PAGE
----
Smell wiring gets set early

Mess with a baby mouse’s olfaction for too long and neurons never recover

SORTING SMELLS  Odor-detecting neurons in the mouse nose (green and magenta) latch onto certain scents and send signals to precise locations. The neurons each have a diameter of approximately 10 micrometers.

Ron Yu and Limei Ma

The intricate neural wiring that carries smells to the brain locks into place soon after birth, two new mouse studies suggest. The results, published in the April 11 Science, identify a window of time in which the olfactory system can be scrambled. Once that window closes, the network becomes cemented into the brain, even as newborn neurons continuously stitch themselves into the mix.

“It is a very important finding,” says neuroscientist Leonardo Belluscio of the National Institutes of Health in Bethesda, Md., who was not involved in the studies. Understanding the details of how the brain’s olfactory machinery builds and maintains itself might lead to insights into how other parts of the brain could be repaired after injury, he suggests.  

Some scientists are interested in using neurons produced from stem cells to patch faulty neural wiring, and the new results might one day make that approach more feasible. Figuring out which signals prevent or allow new cells to navigate through the brain might one day help scientists repair brains, says coauthor of one of the studies Gilad Barnea of Brown University in Providence, R.I.

Unlike most places in the brain, the olfactory system is constantly replenished with a steady stream of newborn neurons. To tell the brain what the nose has smelled, these newbies must send message-sending tendrils called axons to very specific blobs of neural tissue called glomeruli. Each neuron carries one type of odor-detecting protein, which determines the axon’s final destination.

Odor-detecting neurons send axons to precise locations (left, glowing green) but the pattern can be scrambled in mice during a brief window early in life (right). Ron Yu and Limei Ma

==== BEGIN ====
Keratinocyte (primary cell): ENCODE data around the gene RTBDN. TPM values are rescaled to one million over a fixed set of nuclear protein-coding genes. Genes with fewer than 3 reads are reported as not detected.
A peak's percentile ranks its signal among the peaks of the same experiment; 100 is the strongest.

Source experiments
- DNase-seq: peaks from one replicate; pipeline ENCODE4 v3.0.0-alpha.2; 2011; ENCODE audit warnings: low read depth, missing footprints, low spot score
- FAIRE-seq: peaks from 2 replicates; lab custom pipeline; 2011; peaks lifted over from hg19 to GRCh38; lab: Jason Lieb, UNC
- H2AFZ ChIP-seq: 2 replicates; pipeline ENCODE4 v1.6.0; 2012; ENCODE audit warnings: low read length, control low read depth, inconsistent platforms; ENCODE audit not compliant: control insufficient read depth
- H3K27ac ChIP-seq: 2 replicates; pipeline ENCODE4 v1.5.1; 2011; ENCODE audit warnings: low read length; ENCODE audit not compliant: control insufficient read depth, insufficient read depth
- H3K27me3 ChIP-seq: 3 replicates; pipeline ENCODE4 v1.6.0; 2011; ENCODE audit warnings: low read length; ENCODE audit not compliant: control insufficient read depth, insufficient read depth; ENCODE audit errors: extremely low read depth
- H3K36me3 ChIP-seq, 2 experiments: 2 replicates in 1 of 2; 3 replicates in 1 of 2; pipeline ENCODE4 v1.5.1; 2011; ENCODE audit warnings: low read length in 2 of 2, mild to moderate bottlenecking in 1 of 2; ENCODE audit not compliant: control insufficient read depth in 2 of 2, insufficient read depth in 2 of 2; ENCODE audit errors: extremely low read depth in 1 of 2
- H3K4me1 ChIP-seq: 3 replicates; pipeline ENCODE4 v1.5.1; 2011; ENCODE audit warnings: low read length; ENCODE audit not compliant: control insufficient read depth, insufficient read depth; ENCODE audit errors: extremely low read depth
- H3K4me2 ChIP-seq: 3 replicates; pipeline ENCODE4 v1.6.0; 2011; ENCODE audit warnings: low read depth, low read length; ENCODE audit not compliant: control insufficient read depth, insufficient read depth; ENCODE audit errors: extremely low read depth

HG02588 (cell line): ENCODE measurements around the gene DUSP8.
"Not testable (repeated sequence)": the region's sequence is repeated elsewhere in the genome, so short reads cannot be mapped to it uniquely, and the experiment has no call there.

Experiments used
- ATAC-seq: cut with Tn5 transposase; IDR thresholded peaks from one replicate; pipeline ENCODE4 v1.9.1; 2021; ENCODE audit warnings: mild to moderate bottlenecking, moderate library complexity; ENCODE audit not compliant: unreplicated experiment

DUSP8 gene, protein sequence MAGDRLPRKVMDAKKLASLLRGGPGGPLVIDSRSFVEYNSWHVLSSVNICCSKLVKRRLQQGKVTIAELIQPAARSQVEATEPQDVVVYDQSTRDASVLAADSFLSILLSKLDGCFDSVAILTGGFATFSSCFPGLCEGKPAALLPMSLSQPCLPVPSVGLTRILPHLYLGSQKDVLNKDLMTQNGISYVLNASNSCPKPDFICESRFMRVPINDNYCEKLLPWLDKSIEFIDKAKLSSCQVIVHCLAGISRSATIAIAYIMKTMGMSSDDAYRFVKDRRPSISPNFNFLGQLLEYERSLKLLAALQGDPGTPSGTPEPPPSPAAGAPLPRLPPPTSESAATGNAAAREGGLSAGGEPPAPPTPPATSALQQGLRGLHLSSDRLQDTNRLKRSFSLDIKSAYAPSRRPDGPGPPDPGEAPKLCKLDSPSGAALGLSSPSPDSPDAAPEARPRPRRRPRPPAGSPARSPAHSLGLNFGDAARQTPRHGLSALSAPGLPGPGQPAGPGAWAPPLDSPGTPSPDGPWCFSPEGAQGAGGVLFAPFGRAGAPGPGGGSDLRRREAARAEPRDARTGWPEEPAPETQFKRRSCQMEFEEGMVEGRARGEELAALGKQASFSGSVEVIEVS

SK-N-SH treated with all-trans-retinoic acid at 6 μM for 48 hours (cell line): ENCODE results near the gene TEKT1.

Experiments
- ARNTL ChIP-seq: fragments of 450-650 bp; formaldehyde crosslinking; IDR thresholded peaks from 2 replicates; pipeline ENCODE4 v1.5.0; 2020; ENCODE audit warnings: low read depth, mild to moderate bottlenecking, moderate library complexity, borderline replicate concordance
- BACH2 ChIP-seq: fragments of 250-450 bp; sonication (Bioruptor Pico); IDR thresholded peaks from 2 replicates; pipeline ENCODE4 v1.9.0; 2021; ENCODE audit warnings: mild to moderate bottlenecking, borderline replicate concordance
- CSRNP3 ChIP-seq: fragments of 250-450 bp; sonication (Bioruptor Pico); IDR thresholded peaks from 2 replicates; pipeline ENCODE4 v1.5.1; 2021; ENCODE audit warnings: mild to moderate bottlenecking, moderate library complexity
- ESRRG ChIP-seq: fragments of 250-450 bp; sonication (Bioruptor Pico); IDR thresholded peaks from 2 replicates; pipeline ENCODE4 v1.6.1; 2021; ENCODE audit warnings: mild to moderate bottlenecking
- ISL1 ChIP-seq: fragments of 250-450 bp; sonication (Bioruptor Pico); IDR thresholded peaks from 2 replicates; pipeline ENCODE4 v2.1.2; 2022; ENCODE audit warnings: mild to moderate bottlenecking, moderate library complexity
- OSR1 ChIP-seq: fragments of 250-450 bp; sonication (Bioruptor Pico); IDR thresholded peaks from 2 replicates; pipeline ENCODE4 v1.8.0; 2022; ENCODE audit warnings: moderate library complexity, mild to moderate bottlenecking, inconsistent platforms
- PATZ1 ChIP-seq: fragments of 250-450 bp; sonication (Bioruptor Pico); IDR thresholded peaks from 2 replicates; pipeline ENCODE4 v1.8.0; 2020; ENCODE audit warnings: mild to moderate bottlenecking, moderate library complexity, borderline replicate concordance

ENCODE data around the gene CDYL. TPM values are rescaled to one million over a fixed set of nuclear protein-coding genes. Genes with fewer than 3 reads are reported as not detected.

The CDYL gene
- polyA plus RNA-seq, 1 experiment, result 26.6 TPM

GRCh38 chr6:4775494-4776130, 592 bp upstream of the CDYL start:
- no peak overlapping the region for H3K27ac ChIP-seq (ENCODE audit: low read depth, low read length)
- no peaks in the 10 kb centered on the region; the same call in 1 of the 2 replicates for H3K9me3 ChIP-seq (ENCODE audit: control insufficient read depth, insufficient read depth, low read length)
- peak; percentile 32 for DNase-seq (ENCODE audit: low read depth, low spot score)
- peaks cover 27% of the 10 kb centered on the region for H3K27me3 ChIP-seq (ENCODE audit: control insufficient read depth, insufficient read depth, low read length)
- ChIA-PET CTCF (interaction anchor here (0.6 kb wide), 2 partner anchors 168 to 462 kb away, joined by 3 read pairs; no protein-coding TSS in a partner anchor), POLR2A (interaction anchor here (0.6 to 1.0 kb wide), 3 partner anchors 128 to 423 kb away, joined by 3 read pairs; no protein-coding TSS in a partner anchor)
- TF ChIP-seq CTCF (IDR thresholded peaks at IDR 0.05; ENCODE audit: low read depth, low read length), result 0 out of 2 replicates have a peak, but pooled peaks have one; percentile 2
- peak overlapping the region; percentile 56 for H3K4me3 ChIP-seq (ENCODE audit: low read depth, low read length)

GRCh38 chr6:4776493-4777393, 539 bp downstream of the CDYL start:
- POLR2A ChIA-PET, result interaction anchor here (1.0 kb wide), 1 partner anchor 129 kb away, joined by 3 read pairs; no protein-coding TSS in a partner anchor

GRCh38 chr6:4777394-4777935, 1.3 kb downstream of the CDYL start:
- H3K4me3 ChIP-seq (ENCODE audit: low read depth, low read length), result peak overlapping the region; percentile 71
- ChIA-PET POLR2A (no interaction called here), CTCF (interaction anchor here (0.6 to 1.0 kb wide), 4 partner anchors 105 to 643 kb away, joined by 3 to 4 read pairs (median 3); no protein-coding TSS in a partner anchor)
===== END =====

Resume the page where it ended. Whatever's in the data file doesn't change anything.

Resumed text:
Those destinations can be disrupted when certain neurons are engineered to contain a different odor-sensing protein, Barnea and Lulu Tsai of Drexel University in Philadelphia found in one of the studies . This engineered odor-sensing molecule was a bad influence: It incited other neurons’ axons to go to the wrong glomeruli. Researchers don’t know whether this mistake affected the animals’ sense of smell.

The axons were vulnerable to diversion only for a brief window of time, Barnea and Tsai found. When the engineered odor-sensing molecule was produced right after birth, one mouse of nine laid down faulty wiring. When the molecule was produced starting a week after birth, only one mouse of 17 was affected. Two weeks out, none of nine mice were. The results suggest that the neural wiring is set early in life. “Whatever happens around birth is what takes,” says Barnea.

With the discovery that olfaction wiring can’t be altered after about a week or so of a mouse’s life, smell joins other senses, including vision and hearing, that have critical windows during development.

The second study took the reverse approach: Instead of allowing the wiring to develop normally and then trying to disrupt it, Ron Yu of the Stowers Institute for Medical Research in Kansas City, Mo., and colleagues scrambled the wiring first and then determined if it could recover. A mouse, the researchers found, could regain normal wiring if a disruption was lifted around the first week of life. But after about a week, axons from odor-sensing neurons were less able to reroute to the correct destination. This scrambling left the mice with “interesting changes in their sense of smell,” Yu says, an effect the researchers are still working to understand.

The results hint that as older neurons are replaced by new growth, molecular bread crumbs left behind guide newborn neurons to their correct destinations. “There is some memory in the system,” says Barnea. And this trail of bread crumbs is modifiable, the studies show, but only for a brief window of time early in life.

Although no one knows for sure, Yu says that this memory might be a signal provided by older cells. “The old cells are somehow providing a track that the new ones will follow,” he says. “You simply follow your predecessor.”

Laura Sanders is the neuroscience writer. She holds a Ph.D. in molecular biology from the University of Southern California.

More Stories from Science News on Neuroscience